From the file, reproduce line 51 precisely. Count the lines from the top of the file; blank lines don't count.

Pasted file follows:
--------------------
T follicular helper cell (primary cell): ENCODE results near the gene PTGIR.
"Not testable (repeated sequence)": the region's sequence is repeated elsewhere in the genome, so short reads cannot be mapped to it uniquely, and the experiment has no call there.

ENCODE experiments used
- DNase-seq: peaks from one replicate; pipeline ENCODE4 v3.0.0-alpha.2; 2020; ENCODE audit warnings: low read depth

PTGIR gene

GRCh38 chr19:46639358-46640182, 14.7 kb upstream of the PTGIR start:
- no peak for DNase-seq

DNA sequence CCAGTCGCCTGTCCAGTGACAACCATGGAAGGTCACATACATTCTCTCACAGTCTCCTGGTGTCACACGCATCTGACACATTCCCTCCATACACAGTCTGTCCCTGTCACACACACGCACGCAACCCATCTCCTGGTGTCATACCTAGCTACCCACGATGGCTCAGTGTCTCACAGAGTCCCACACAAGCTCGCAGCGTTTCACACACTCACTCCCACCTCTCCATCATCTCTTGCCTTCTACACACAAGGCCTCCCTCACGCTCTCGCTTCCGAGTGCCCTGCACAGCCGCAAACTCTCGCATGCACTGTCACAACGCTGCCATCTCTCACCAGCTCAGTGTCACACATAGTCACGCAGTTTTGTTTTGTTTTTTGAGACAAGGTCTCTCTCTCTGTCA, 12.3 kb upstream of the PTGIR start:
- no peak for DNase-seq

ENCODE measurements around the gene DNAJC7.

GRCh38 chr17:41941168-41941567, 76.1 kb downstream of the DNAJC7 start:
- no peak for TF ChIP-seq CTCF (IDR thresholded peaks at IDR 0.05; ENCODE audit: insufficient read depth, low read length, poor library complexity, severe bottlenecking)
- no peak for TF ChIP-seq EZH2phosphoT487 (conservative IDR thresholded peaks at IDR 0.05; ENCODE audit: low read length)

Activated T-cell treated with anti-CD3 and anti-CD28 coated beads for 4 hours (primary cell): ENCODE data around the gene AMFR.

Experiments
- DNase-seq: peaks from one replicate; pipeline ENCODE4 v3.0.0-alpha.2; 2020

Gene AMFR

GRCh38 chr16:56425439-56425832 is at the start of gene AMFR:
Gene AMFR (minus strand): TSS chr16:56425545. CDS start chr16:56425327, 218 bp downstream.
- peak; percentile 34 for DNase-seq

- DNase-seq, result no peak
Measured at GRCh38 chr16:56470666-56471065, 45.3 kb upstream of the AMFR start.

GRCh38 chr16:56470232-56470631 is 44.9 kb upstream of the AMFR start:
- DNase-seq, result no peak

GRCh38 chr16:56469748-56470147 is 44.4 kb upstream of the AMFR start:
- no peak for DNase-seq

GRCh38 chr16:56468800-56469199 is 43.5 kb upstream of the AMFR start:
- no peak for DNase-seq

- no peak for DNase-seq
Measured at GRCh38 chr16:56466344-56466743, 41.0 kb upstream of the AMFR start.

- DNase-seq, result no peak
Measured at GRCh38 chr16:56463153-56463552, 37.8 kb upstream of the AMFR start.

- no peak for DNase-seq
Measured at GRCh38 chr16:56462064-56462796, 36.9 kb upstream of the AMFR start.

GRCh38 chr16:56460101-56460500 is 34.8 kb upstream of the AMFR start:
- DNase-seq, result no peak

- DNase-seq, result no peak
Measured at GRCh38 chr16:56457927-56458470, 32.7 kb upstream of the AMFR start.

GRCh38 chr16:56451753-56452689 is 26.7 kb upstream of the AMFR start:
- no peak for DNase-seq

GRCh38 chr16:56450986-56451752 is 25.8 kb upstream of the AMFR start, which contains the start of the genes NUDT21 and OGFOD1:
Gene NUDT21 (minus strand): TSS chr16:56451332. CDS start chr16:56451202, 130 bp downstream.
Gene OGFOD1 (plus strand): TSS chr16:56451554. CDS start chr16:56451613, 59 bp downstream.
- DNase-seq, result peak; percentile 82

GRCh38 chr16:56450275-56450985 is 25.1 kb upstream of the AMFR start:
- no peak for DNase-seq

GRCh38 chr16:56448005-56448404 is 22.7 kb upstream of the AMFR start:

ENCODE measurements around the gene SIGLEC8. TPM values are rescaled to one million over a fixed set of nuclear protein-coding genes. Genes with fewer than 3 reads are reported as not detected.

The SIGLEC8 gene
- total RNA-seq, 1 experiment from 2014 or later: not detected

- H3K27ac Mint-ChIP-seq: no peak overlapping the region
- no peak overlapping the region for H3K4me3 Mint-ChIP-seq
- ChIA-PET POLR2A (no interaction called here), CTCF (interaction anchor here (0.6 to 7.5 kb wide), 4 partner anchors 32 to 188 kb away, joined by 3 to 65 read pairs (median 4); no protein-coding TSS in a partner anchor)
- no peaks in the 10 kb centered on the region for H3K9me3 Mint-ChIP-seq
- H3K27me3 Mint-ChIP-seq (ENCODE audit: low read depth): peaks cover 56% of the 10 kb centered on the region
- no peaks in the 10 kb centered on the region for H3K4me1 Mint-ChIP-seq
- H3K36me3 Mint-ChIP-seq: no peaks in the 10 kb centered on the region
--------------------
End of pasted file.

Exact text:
- H3K27ac Mint-ChIP-seq: no peak overlapping the region